Best of all, while a matching gift program is a great indicator of a generous corporate partner, you don’t even have to form partnerships to leverage this type of corporate philanthropy.

Step 3) Develop Tailored Proposals

Crafting formal sponsorship proposals goes beyond asking for support. A well-crafted proposal lays the foundation for a lasting relationship. Here’s how you can create ones that align your nonprofit’s vision with each company’s values and goals:

  • Avoid one-size-fits-all proposals. Personalize your approach based on each corporate partner's specific interests and CSR objectives. Use your research from previous steps to highlight aspects of your nonprofit’s work that directly align with each company’s CSR initiatives.
  • Highlight how the company will benefit. While business owners may genuinely want to support good causes, corporate philanthropy offers other benefits to corporations, such as community exposure, higher employee engagement, and tax deductions. Double the Donation’s workplace giving guide indicates that 69% of employees are more loyal to companies that offer workplace giving, while 84% have more trust in businesses with charitable giving programs.
  • Tell your nonprofit’s story. Your proposal should vividly convey your mission, your work’s impact, and the lives that have been changed. Our grant management guide suggests combining emotional stories from beneficiaries with concrete data about your organization’s accomplishments to create a persuasive proposal.

During this step, remember your nonprofit’s unique value proposition from step one. By building a strong case for support, you can get the right corporate partners invested in your mission.

In each proposal, be clear about the type of support you’re seeking, whether that’s financial, in-kind donations, or volunteer time. Make your ask direct but flexible, showing that you’re open to different forms of support.

Step 4) Maintain Effective Records

Once you’ve successfully formed partnerships with some companies that you’re really excited about, you need to cultivate long-lasting relationships with them. A big part of inspiring corporate partners to stick around is maintaining effective records.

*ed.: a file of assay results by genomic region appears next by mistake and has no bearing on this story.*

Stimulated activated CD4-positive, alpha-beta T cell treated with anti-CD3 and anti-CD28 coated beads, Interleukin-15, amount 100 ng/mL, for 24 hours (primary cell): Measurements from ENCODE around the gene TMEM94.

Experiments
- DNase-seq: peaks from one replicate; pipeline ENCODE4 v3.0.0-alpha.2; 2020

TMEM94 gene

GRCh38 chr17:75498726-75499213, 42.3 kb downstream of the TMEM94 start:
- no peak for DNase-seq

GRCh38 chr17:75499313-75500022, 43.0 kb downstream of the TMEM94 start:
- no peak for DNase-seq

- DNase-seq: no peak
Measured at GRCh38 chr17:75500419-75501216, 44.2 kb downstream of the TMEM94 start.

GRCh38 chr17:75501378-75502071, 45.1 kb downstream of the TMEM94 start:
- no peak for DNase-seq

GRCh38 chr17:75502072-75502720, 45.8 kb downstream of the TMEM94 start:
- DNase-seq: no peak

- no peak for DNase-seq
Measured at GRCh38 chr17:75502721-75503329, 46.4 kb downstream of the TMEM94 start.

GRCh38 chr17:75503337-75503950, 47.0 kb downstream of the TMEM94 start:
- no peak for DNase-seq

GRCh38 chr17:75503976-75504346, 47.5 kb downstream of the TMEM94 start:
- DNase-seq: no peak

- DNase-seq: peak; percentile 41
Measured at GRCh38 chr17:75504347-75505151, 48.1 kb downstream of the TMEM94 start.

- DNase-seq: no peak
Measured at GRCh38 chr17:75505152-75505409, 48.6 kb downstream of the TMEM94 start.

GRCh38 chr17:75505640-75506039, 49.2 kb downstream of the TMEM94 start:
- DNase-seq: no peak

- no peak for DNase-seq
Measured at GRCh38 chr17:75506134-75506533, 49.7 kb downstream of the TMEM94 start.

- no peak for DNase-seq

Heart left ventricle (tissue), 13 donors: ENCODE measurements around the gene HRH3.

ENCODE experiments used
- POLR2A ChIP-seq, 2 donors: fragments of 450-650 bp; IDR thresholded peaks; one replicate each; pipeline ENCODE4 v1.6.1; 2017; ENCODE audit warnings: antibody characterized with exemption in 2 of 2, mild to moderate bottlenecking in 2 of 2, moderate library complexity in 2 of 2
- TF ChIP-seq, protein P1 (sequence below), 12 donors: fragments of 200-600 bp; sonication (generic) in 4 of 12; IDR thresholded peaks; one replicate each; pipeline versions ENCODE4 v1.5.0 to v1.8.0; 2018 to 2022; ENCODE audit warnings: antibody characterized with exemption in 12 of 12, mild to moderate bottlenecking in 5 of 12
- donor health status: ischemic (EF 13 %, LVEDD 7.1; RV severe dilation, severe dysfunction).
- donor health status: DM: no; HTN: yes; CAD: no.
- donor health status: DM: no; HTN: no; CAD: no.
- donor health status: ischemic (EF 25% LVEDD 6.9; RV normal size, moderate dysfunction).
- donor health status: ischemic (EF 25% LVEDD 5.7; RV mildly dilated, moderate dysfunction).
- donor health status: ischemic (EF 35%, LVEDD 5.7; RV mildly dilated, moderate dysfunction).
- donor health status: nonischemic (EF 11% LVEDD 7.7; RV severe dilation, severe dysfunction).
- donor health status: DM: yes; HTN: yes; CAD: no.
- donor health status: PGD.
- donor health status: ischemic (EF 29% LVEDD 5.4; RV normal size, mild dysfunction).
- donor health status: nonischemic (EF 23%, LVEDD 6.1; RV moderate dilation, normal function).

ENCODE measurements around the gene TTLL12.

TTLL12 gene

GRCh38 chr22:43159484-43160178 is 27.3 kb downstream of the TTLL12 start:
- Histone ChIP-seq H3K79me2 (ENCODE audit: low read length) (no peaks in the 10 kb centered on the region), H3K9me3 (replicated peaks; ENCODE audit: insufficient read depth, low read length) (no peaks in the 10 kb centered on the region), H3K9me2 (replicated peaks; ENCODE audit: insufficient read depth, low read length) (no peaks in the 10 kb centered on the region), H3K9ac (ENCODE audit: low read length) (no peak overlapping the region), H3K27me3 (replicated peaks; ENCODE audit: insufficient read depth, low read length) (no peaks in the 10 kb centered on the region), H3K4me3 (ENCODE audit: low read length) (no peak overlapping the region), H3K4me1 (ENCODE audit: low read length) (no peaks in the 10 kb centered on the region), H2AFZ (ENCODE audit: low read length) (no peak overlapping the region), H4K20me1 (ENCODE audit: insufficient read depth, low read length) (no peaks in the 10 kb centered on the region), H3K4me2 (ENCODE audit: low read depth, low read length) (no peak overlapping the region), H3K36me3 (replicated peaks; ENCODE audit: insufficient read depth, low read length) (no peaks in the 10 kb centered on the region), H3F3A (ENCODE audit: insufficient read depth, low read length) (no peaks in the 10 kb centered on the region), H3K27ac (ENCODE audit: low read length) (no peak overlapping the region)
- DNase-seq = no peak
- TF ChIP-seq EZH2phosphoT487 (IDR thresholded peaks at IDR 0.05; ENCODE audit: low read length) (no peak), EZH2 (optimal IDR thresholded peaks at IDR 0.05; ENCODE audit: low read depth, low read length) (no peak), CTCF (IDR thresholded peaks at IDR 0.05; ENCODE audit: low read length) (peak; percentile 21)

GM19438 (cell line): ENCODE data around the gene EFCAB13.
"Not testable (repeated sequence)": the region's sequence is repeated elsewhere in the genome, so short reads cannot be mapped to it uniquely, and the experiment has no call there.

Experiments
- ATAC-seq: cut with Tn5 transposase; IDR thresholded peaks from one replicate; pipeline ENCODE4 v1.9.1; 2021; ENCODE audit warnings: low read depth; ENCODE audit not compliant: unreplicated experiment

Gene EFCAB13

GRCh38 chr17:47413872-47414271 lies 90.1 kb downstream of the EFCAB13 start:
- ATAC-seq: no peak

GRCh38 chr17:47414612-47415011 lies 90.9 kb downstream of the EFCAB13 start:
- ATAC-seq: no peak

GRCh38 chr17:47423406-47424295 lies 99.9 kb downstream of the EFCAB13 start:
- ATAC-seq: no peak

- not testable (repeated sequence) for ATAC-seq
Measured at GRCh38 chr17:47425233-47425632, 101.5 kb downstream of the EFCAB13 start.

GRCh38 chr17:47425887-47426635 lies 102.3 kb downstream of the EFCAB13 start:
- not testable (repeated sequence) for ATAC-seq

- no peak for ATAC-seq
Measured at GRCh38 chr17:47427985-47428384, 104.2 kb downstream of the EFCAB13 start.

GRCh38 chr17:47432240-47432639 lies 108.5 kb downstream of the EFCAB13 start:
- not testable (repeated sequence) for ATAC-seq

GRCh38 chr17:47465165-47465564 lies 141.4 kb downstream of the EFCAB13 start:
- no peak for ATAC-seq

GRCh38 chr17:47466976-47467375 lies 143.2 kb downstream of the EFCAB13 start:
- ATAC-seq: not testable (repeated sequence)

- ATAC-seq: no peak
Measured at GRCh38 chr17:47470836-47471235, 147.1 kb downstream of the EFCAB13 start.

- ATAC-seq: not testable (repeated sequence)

Proper record-keeping goes beyond organizational hygiene; it’s essential for tracking the impact of corporate giving, managing in-kind gifts, and ensuring compliance with legal obligations.

To effectively record the impact of your corporate partnerships, here’s what you can do:

  • Record all financial contributions, including cash donations and matching gifts, with detailed information about the donation date, amount, and the specific program or project supported. Accurately log these financial contributions in key financial documents and systems such as your statement of activities, general ledger, and donor records.
  • Establish a system to assess the fair market value of in-kind gifts. When recording these gifts, be sure to keep detailed records of what was received, when, and how it was used.
  • Develop a reporting schedule. Regular reports will help you stay on top of your record-keeping, build trust with corporate partners, and show them the tangible results of their support. Develop a schedule for internal and external reporting, including financial reports, impact assessments, and updates on how contributions are being used.

Maintaining effective records and communicating results to corporate partners can go a long way in fostering a foundation of trust that encourages ongoing support. You can even share results with future partners to showcase that you take corporate relationships seriously.

Wrapping Up

“Corporate philanthropy” isn’t just another buzzword in the nonprofit sector. It’s a way for companies to make a real difference for important causes like yours. Building ongoing relationships through partnerships allows you to transform corporate giving into a lasting revenue source for your cause. Follow these steps, and you’ll start identifying and connecting with more companies that are ready to make an impact.